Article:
Whether you’re a beginner or a seasoned crocheter, you’ll need to know different crochet pattern to make different projects. While there are only a few basic stitches, there are almost limitless possibilities when it comes to what you can create with them. In this blog post, we’ll explore some of the most popular crochet patterns and when you might use them.
The Basic Stitches
Before we jump into specific patterns, let’s review the basics. These stitches form the foundation for all other crochet patterns. Once you have these down, you’ll be able to tackle just about any pattern out there.
The slip stitch is the shortest of all the stitches and is primarily used to move your yarn along without adding any height. This stitch is also used to join two pieces of crocheted fabric together.
To make a slip stitch, insert your hook into the next stitch, yarn over (yo), and pull through both the loop on your hook and the loop of yarn.
The single crochet (sc) is the second shortest stitch and is one of the most versatile. It can be used to create flat surfaces or fabric with some give. It also forms the basis for other stitches such as the half double crochet and double crochet. To make a single crochet, insert your hook into the next stitch, yo and pull through (2 loops on hook), yo and pull through both loops on hook.
One variation of the single crochet is the decorative picot stitch which is made by chaining 3 stitches, then slip stitching back into the first chain made to form a small loop. Single crochets are often used to border other stitches or create edging on a piece of fabric. Another common variation is the popcorn stitch which is made by working 4 or 5 sc in one space then removing your hook, inserting it from front to back in the first sc made, and grabbing the loose end of yarn to pull through to form a “popcorn” shape. Popcorn stitches add texture and visual interest to a piece.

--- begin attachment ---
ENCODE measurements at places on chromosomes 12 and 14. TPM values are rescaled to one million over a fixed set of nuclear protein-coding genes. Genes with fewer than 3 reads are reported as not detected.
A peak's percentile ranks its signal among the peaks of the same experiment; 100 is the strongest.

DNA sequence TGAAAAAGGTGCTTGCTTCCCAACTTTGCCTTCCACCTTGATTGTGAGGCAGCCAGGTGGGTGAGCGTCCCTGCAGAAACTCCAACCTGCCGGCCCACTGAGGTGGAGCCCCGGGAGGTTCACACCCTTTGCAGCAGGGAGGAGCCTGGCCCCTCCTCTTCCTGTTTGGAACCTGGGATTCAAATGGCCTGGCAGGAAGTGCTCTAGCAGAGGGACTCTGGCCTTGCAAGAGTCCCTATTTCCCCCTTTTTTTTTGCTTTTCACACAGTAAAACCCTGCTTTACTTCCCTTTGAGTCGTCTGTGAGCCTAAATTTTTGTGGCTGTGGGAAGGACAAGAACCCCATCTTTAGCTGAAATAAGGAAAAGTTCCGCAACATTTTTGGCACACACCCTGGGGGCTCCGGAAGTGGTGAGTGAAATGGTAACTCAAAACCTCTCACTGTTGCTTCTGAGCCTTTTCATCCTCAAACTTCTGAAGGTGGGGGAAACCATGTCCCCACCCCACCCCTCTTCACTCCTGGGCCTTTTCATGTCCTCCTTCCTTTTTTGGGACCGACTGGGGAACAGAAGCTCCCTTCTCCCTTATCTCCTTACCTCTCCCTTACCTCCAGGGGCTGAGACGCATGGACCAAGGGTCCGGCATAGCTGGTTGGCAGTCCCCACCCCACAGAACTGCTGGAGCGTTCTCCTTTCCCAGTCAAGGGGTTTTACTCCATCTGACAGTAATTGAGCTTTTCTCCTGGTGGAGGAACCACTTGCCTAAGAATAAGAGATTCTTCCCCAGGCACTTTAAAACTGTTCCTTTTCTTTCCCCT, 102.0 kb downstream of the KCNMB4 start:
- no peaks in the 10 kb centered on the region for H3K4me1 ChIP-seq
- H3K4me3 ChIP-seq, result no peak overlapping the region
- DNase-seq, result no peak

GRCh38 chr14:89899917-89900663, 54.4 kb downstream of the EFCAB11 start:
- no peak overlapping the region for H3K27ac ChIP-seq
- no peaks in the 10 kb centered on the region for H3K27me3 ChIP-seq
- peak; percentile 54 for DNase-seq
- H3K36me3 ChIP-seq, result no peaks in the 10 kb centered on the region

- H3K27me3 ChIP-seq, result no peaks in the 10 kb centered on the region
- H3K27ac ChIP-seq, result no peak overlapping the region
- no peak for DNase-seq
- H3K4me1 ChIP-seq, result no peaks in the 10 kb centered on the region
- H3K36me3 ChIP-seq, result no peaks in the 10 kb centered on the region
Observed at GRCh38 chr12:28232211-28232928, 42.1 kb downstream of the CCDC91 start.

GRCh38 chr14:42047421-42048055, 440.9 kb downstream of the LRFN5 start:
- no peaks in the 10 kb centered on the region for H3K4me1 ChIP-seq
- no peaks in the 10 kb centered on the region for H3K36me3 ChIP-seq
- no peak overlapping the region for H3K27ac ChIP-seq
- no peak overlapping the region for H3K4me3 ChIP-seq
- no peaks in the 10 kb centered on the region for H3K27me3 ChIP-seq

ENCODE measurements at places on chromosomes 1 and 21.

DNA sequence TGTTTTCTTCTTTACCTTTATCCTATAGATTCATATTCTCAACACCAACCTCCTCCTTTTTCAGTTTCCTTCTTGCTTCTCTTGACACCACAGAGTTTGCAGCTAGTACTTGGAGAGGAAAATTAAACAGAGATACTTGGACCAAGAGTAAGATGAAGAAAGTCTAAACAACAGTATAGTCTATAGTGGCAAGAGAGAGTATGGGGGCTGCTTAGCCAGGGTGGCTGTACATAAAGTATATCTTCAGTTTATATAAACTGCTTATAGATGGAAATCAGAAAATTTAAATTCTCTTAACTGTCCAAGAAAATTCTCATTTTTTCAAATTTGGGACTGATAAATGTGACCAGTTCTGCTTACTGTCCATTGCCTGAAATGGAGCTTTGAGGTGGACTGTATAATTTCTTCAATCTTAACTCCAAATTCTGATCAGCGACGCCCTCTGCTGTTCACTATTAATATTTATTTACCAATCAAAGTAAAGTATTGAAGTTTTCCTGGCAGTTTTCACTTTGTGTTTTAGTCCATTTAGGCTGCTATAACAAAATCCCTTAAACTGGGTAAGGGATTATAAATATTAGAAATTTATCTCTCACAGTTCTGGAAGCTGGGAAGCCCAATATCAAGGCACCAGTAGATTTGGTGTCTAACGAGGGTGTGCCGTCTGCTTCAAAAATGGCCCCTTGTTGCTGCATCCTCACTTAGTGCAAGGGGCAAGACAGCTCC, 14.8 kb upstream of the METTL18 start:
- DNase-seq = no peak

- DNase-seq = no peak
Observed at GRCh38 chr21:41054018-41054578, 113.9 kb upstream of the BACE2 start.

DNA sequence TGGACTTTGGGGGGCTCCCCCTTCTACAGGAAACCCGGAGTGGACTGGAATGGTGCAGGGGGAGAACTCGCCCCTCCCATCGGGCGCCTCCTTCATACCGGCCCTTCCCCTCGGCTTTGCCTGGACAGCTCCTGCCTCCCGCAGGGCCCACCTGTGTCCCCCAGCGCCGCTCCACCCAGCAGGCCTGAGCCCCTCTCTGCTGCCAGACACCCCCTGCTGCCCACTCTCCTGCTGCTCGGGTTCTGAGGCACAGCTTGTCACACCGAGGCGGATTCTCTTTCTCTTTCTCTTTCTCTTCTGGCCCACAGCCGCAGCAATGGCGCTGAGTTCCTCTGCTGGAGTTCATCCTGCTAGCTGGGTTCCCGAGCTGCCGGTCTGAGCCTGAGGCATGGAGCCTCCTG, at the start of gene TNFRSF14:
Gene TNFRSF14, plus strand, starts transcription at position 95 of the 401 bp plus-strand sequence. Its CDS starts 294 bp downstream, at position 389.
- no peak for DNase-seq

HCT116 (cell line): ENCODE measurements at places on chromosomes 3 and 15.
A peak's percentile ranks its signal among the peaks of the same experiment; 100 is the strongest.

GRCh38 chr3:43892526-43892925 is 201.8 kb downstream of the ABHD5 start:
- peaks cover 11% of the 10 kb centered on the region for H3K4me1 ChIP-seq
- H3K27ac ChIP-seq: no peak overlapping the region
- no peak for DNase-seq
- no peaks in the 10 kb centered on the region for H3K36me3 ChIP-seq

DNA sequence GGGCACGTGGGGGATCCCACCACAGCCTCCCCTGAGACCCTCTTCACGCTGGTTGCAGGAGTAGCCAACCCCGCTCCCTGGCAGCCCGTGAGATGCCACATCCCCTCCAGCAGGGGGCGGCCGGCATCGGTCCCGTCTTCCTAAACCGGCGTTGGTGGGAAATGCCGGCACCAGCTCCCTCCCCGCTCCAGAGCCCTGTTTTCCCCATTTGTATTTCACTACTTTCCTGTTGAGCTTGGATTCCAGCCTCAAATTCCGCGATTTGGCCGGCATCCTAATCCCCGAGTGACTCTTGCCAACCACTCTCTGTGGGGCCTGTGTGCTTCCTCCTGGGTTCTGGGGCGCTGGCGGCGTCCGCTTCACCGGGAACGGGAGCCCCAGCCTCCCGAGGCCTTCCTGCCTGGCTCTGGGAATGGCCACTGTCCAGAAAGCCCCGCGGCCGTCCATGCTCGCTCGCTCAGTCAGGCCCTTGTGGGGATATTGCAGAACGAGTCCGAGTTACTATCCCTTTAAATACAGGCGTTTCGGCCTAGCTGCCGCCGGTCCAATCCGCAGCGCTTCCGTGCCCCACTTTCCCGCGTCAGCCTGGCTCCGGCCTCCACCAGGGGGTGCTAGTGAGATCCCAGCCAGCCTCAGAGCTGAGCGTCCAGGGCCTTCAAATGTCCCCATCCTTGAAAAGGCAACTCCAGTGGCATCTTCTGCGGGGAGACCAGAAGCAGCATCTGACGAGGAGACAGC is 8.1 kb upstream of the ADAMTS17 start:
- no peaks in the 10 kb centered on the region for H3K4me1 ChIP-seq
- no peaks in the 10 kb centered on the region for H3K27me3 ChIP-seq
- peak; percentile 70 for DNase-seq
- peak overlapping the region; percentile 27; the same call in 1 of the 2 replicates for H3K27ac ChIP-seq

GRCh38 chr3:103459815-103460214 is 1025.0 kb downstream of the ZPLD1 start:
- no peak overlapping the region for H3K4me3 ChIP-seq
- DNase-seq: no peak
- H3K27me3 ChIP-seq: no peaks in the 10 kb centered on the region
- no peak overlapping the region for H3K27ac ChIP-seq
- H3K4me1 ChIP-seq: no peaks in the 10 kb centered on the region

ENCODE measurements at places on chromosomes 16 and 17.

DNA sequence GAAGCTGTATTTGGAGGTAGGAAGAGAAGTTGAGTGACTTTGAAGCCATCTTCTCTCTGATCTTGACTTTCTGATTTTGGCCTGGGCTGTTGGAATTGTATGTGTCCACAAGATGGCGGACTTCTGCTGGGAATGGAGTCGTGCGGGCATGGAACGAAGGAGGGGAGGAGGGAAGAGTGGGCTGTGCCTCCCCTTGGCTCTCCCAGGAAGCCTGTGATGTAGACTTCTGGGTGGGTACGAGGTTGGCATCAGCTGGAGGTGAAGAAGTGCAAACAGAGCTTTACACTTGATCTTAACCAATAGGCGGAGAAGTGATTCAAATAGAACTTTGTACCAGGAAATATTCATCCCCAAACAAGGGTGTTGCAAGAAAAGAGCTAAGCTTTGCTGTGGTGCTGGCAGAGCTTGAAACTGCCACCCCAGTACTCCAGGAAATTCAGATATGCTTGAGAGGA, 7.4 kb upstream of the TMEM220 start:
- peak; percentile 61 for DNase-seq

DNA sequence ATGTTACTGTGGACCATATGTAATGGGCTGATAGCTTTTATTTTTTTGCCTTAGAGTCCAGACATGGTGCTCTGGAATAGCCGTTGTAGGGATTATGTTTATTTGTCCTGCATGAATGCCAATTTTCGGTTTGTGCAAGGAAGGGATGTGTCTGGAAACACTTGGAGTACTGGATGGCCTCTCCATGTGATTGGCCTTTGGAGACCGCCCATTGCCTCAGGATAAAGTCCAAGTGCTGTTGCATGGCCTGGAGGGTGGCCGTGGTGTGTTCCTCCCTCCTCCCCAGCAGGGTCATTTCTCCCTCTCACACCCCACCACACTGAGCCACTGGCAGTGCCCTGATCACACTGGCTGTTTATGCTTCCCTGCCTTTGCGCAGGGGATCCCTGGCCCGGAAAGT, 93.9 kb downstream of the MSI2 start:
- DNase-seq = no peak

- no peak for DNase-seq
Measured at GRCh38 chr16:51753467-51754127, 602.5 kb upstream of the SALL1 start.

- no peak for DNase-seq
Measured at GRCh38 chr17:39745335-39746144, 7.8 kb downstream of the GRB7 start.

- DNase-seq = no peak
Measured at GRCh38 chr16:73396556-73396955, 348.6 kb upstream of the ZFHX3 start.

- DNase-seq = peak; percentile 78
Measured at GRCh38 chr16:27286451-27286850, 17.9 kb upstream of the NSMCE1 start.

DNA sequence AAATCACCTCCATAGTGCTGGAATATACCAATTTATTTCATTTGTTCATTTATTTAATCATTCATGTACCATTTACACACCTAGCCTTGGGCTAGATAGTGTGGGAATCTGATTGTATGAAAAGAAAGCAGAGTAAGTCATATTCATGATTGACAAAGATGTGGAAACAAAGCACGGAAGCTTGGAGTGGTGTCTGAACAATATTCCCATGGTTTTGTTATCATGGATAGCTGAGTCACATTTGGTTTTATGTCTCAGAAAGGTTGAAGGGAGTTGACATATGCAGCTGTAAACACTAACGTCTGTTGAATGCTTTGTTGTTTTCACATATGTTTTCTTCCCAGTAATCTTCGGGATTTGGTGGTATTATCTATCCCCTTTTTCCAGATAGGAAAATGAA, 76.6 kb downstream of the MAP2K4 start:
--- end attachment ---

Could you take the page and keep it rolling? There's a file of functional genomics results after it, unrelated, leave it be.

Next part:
The half double crochet (hdc) is taller than a single crochet but shorter than a double crochet. This makes it a good in-between stitch if you want something that works up faster than single crochets but isn’t as tall as a double crochet. The half double crochet is also sometimes referred to as a “slippery” stitch because it can be difficult to see where each stitch is made if your tension isn’t even. To make a half double crochet, yo, insert hook into next st, yo and pull up loop (3 loops on hook), yo and pull through all 3 loops on hook. A popcorn stitch can also be made with half double crochets by following the same instructions as above except using hdcs instead of scs.
The double crochet (dc) is taller than both the single crochet and half double Crochet making it good for projects that need to work up quickly such as afghans or blankets. The dc is also less likely to curl at the edges than either sc or hdc making it ideal for items that need lie flat such as doilies or table runners To make a double crochet, yo twice, insert hook into next st, yo and draw up loop (3 loops now on hook), yo and pull through first 2 loops on hook (2 loops remain), yo again and pull through last 2 loops – 1 dc complete! Like with sc and hdc, popcorn stitches can also be made with dcs following the same process outlined above but substituting dcs for scs or hdcs respectively
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Conclusion: Now that we’ve gone over some of the basic stitches, let’s move on to specific patterns! Crochet patterns can be classified based on their purpose such as afghans or doilies, their difficulty level from easy to expert, or even their stitch type such as shell or granny square patterns . In this blog post, we will focus on different pattern types based on occasion so that you can choose the perfect pattern no matter what you’re making!